The day started just after nine with tea and bacon butties while everyone met each other and the structure of the day was explained. Then it was time to get kitted up with the riding gear that the school provides and grab one of the new Montessa Hondas or Beta trials bikes for a quick warm up and play around.
At this point, the instructors watch you to get an idea on everyone's ability. It doesn't matter how good or bad you are, as the whole day is geared for all levels of experience.

With everyone nice and supple and bikes up to temperature, it was on to the marked out sections where we parked up while Dougie walked and talked us through them, assisted by his father Martin and cousin James, who is also an Expert trials rider and third place finisher in this year's Scottish Six Days.

After Dougie demonstrated the sections it's practice time for the 12 riders. There was a good variety of sections, ranging from grassy hill climbs to small rivers and tricky logs.

As usual, the experts made it look easy. But the morning is all about being given lots of advice to get the best out of you and your bike. Like every discipline of bike sport, throttle control, body position and timing are the important factors and the Lampkin family will constantly help and encourage you all day long.

Lunchtime involved a tasty barbecue al fresco before the (mildly) serious bit began in the form of a mini trials competition. Each rider revisited the sections from the morning and was given three attempts to ride the sections without any foot down dabs. With the rest of the group watching, there's an extra sense of pressure, which made it more enjoyable.

I was level pegging with Whit and British Supermoto Champ Christian Iddon early on, before running outside of the tapes on one of the river sections. That gave me a disastrous five, which put me out of contention.

James and Christian continued neck and neck through the afternoon, before doing a section in reverse as the final shoot out. Showing no respect for young Iddon, Whitham ruthlessly took the honours of the day.
We stopped for tea and cakes mid-afternoon and Dougie handed out the various awards, before gaving the group a demo of what he can do on a trials bike after the last tea break. You then realise that although you've learned a lot and improved your mud plugging skills through the day, you still have only one per cent of the ability of a multiple world champion.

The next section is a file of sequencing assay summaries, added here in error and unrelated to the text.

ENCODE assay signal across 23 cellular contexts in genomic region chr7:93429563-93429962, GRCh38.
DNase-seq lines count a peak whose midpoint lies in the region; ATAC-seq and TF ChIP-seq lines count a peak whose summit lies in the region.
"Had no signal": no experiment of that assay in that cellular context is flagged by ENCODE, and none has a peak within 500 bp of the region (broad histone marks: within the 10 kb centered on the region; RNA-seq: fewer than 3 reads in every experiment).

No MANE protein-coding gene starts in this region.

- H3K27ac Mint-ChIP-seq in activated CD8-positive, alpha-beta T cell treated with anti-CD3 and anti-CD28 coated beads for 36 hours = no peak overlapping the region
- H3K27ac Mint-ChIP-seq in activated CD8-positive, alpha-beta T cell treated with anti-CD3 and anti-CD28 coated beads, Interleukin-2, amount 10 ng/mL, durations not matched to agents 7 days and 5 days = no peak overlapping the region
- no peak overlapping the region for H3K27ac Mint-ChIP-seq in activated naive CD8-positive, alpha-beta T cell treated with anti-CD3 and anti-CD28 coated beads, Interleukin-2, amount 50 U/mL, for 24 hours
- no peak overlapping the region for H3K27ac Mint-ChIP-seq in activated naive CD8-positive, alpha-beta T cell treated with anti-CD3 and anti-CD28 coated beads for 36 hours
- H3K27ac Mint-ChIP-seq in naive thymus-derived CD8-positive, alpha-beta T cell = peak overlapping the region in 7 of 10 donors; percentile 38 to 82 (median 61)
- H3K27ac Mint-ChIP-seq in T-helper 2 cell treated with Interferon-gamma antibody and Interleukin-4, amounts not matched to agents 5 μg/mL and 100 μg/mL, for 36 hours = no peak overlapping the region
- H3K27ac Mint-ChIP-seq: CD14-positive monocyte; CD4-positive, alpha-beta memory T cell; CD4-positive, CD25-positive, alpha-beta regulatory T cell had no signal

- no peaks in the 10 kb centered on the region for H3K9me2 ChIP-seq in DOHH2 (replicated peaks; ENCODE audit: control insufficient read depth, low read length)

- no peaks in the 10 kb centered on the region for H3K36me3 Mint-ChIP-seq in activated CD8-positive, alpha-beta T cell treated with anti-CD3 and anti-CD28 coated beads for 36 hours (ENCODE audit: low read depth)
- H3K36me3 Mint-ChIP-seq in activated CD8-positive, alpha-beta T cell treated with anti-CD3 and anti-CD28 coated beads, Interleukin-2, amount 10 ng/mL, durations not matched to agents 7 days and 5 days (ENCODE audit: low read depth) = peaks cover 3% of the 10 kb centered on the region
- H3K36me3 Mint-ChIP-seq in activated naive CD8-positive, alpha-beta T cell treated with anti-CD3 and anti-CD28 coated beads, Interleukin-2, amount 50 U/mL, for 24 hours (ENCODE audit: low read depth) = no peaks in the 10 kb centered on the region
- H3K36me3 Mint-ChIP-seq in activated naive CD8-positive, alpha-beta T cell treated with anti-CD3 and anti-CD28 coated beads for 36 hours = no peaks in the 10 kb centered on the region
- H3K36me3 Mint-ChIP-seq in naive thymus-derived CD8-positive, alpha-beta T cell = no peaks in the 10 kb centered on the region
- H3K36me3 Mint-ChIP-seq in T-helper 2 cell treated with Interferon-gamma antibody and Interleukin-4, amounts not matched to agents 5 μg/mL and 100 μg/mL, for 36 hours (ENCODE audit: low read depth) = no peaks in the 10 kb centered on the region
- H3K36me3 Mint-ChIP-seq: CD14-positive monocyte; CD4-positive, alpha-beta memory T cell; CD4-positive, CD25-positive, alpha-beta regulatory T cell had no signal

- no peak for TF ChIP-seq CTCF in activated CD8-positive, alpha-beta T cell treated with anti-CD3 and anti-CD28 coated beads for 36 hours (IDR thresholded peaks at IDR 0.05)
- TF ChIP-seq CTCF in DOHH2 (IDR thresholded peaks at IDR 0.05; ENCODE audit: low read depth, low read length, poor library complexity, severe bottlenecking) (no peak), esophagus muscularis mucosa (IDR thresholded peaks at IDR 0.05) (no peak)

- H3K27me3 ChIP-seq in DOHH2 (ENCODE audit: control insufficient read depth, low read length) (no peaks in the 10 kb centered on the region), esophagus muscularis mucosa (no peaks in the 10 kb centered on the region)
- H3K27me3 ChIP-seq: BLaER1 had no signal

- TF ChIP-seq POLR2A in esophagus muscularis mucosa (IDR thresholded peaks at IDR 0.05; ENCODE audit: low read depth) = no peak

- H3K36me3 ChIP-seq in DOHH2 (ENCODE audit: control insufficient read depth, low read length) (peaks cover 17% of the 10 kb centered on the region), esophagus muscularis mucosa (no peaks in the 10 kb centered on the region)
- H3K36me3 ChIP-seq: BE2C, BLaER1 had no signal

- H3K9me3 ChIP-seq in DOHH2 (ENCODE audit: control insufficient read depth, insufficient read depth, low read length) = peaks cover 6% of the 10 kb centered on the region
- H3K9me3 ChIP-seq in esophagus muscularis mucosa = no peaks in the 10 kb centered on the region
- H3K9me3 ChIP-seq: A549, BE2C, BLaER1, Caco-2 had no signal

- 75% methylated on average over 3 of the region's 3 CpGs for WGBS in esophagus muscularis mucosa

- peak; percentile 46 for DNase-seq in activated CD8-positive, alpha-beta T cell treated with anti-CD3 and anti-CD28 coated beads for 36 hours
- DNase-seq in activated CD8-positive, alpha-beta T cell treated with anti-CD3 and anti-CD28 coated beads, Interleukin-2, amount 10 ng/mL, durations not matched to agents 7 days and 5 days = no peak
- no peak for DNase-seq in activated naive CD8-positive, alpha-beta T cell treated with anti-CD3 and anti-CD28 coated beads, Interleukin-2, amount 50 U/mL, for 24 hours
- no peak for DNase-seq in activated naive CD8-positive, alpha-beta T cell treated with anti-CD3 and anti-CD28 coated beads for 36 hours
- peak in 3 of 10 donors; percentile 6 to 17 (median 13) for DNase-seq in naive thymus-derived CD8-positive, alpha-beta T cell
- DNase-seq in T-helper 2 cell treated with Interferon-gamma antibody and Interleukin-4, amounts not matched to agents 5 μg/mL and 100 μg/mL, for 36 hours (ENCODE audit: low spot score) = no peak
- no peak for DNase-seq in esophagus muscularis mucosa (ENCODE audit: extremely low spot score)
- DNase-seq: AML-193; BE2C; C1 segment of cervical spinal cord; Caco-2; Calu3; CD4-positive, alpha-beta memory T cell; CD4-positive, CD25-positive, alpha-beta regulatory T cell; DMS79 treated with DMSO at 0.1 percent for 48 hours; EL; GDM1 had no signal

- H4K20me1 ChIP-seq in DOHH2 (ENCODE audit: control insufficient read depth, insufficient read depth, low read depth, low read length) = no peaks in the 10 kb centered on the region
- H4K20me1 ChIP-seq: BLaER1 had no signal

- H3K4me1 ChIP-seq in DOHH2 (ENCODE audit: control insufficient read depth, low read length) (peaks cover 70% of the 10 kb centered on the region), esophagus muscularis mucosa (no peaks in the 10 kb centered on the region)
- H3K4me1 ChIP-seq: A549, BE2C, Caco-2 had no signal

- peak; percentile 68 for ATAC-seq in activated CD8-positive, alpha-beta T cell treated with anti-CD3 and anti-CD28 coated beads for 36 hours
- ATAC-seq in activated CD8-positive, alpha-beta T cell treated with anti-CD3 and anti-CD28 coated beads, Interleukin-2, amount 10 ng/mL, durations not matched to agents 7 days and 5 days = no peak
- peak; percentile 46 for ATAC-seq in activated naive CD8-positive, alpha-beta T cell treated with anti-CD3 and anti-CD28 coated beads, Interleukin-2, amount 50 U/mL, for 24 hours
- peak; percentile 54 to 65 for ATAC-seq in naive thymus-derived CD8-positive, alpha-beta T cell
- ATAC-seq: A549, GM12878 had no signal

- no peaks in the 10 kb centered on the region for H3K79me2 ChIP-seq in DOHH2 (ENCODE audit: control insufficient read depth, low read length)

That can't change the fact that you can have a cracking day out with just the right amount of mud, sweat and laughs for less money than many track days. With food, drinks, riding gear and bikes included in the price, it's actually amazing value. On top of that, you also get the Lampkins teaching and encouraging you all day long and that's something you just can't put a price on.

After Dougie demonstrated the sections it's practice time for the 12 riders. There was a good variety of sections, ranging from grassy hill climbs to small rivers and tricky logs.

As usual, the experts made it look easy. But the morning is all about being given lots of advice to get the best out of you and your bike. Like every discipline of bike sport, throttle control, body position and timing are the important factors and the Lampkin family will constantly help and encourage you all day long.

Lunchtime involved a tasty barbecue al fresco before the (mildly) serious bit began in the form of a mini trials competition. Each rider revisited the sections from the morning and was given three attempts to ride the sections without any foot down dabs. With the rest of the group watching, there's an extra sense of pressure, which made it more enjoyable.

I was level pegging with Whit and British Supermoto Champ Christian Iddon early on, before running outside of the tapes on one of the river sections. That gave me a disastrous five, which put me out of contention.
James and Christian continued neck and neck through the afternoon, before doing a section in reverse as the final shoot out. Showing no respect for young Iddon, Whitham ruthlessly took the honours of the day.

We stopped for tea and cakes mid-afternoon and Dougie handed out the various awards, before gaving the group a demo of what he can do on a trials bike after the last tea break. You then realise that although you've learned a lot and improved your mud plugging skills through the day, you still have only one per cent of the ability of a multiple world champion.